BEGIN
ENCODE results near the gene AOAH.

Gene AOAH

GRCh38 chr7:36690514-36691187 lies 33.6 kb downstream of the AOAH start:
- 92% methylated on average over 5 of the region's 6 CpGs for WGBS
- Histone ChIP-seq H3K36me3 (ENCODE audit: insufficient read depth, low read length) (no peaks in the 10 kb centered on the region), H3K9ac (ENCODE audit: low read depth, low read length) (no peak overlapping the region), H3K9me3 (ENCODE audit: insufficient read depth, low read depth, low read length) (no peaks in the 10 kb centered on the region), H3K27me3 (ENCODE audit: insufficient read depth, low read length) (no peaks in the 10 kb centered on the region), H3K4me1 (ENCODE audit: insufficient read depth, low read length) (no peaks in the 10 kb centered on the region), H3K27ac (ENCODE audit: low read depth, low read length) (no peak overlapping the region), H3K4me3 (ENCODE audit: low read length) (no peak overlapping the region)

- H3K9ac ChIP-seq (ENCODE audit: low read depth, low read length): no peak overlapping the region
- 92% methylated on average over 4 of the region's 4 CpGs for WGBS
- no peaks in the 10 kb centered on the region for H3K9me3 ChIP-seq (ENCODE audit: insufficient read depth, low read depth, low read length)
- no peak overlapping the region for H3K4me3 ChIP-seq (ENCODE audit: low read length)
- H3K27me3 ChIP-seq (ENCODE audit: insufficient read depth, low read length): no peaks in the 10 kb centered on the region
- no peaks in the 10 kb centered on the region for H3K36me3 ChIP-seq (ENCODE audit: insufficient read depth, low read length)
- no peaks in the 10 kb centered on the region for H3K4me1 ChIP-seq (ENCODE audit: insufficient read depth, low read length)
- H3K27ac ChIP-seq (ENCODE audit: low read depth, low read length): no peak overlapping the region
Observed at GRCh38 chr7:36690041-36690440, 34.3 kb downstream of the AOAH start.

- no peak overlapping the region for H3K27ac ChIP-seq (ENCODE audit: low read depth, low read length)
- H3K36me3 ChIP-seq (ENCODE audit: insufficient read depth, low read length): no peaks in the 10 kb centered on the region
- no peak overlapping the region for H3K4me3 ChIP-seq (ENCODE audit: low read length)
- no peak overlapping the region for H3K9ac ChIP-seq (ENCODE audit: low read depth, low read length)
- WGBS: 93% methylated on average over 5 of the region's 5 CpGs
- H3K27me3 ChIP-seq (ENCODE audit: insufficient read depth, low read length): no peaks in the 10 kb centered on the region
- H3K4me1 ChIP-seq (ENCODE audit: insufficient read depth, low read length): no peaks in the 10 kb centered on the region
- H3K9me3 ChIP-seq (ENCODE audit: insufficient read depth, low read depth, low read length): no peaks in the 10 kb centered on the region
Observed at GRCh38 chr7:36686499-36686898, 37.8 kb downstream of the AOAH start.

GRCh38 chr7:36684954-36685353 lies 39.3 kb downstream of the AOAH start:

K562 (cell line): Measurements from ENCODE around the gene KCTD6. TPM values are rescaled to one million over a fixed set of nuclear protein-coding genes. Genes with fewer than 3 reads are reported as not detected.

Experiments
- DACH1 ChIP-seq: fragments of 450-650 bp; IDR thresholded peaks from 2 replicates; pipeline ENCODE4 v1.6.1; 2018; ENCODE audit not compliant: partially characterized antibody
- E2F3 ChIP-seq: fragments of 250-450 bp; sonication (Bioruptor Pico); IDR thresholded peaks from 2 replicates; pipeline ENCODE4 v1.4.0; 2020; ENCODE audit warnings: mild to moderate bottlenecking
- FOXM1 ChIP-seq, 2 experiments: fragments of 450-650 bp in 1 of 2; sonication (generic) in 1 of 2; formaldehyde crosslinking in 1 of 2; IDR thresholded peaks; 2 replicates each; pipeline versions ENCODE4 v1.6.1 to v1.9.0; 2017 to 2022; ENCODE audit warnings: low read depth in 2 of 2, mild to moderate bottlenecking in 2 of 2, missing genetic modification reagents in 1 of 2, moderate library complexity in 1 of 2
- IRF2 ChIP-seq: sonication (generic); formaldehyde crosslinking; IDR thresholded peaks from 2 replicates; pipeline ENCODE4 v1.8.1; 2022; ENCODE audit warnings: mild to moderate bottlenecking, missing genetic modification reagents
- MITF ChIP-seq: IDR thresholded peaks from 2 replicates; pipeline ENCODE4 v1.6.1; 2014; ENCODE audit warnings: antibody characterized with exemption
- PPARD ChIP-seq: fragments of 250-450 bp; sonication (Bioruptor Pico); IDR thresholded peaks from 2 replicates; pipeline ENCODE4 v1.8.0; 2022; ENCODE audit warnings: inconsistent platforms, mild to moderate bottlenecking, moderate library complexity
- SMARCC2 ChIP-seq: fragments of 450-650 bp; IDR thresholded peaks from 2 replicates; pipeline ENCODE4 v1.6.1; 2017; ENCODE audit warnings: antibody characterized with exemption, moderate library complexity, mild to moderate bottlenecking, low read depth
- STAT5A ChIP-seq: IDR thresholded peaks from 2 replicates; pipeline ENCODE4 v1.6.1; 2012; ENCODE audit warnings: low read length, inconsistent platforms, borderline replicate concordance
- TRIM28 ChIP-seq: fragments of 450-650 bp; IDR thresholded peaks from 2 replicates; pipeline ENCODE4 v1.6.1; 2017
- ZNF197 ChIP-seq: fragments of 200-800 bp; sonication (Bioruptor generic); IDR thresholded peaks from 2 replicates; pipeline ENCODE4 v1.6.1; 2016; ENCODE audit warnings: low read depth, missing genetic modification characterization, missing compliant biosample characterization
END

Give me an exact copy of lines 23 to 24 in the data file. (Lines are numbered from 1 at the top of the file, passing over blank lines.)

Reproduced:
Observed at GRCh38 chr7:36686499-36686898, 37.8 kb downstream of the AOAH start.

GRCh38 chr7:36684954-36685353 lies 39.3 kb downstream of the AOAH start: